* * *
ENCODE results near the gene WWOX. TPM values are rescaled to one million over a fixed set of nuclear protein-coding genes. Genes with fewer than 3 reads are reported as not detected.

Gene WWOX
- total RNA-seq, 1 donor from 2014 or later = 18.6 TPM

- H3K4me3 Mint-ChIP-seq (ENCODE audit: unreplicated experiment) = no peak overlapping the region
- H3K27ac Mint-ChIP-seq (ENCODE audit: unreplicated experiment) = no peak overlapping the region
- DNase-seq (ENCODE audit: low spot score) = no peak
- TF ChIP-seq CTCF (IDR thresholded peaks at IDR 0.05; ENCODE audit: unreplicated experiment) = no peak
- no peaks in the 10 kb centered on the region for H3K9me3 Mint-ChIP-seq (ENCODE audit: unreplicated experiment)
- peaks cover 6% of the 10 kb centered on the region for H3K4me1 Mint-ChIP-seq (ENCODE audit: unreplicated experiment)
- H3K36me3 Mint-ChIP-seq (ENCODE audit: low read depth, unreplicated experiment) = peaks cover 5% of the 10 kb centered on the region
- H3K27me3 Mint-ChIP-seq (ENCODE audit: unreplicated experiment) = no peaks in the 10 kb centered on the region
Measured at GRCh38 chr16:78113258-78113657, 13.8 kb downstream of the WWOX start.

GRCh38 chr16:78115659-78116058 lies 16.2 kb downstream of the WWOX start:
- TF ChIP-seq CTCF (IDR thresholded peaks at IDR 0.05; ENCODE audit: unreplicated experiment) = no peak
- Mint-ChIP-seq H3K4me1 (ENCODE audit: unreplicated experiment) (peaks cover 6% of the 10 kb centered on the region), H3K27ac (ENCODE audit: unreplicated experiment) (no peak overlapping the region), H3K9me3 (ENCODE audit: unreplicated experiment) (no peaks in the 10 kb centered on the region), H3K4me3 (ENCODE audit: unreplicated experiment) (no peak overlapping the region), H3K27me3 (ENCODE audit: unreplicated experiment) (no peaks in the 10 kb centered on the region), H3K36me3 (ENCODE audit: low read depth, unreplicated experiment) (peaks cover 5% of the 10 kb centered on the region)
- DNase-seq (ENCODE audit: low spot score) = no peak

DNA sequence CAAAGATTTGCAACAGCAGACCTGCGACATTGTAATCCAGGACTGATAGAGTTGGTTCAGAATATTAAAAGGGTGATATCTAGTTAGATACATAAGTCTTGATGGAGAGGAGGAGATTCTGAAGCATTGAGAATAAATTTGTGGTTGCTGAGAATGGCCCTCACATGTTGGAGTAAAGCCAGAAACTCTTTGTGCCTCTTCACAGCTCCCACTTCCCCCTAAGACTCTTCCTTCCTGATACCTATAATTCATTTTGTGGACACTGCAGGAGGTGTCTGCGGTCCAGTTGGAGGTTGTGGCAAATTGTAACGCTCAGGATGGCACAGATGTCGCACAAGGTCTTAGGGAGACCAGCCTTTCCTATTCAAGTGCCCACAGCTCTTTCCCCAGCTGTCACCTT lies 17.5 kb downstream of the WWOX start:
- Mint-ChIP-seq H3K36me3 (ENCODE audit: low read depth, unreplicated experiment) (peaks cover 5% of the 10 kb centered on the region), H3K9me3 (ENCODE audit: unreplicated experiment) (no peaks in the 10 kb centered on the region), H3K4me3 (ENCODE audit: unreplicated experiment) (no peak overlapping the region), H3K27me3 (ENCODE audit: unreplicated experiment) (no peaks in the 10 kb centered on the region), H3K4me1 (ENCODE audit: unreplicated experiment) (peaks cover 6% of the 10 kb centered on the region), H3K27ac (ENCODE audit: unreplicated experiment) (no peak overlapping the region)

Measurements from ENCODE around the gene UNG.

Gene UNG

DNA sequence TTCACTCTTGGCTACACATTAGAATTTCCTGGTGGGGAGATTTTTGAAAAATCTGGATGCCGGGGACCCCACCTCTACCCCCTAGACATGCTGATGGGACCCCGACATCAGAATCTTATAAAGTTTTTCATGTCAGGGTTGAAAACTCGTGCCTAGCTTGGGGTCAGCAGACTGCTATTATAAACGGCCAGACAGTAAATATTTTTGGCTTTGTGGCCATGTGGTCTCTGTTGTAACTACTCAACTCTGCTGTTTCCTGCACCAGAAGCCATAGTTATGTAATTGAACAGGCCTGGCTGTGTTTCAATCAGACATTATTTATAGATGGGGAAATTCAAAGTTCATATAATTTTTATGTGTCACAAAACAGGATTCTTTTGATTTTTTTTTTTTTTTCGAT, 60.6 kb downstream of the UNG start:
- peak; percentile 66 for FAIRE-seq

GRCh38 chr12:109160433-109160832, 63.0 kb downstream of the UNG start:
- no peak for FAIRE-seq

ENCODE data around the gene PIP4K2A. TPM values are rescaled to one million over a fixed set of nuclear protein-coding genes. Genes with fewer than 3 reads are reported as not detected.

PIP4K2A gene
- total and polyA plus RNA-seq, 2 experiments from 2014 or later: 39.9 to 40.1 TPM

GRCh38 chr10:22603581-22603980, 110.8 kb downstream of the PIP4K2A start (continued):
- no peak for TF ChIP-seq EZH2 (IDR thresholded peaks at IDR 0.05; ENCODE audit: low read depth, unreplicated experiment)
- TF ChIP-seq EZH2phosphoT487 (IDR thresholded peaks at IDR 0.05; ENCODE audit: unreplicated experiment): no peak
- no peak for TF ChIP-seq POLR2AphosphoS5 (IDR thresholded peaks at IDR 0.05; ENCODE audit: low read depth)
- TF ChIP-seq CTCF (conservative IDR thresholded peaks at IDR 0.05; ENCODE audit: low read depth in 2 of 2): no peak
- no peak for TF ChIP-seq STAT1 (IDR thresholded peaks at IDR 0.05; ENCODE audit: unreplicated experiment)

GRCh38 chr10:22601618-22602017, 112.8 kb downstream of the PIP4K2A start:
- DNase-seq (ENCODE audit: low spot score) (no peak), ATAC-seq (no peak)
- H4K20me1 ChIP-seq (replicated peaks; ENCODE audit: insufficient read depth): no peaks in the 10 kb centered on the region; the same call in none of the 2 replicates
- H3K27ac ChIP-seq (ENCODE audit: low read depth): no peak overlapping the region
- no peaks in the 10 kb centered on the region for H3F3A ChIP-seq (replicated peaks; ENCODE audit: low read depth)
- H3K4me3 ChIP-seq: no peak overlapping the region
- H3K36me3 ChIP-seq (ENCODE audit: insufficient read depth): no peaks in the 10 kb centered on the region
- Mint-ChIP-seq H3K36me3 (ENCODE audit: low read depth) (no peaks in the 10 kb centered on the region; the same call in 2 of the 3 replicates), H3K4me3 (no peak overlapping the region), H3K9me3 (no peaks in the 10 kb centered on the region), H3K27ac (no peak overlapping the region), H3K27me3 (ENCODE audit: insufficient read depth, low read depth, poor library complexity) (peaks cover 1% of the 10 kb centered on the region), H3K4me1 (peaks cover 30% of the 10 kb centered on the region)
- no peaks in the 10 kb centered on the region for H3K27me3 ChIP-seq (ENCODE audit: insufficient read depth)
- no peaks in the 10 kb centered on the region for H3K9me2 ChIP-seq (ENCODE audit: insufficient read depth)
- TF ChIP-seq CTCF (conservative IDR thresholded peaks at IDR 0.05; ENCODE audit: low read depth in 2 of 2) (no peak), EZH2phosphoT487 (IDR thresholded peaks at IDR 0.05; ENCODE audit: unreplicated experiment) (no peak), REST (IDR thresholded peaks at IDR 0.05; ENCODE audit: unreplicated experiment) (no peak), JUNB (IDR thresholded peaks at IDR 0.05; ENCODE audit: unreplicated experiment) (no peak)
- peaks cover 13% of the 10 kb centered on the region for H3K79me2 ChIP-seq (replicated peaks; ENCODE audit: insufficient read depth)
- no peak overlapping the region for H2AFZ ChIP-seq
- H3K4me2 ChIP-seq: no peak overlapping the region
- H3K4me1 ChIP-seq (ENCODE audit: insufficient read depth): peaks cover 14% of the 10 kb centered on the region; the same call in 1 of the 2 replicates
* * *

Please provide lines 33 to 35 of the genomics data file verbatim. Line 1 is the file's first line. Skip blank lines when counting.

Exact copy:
- no peak for TF ChIP-seq STAT1 (IDR thresholded peaks at IDR 0.05; ENCODE audit: unreplicated experiment)

GRCh38 chr10:22601618-22602017, 112.8 kb downstream of the PIP4K2A start:
- DNase-seq (ENCODE audit: low spot score) (no peak), ATAC-seq (no peak)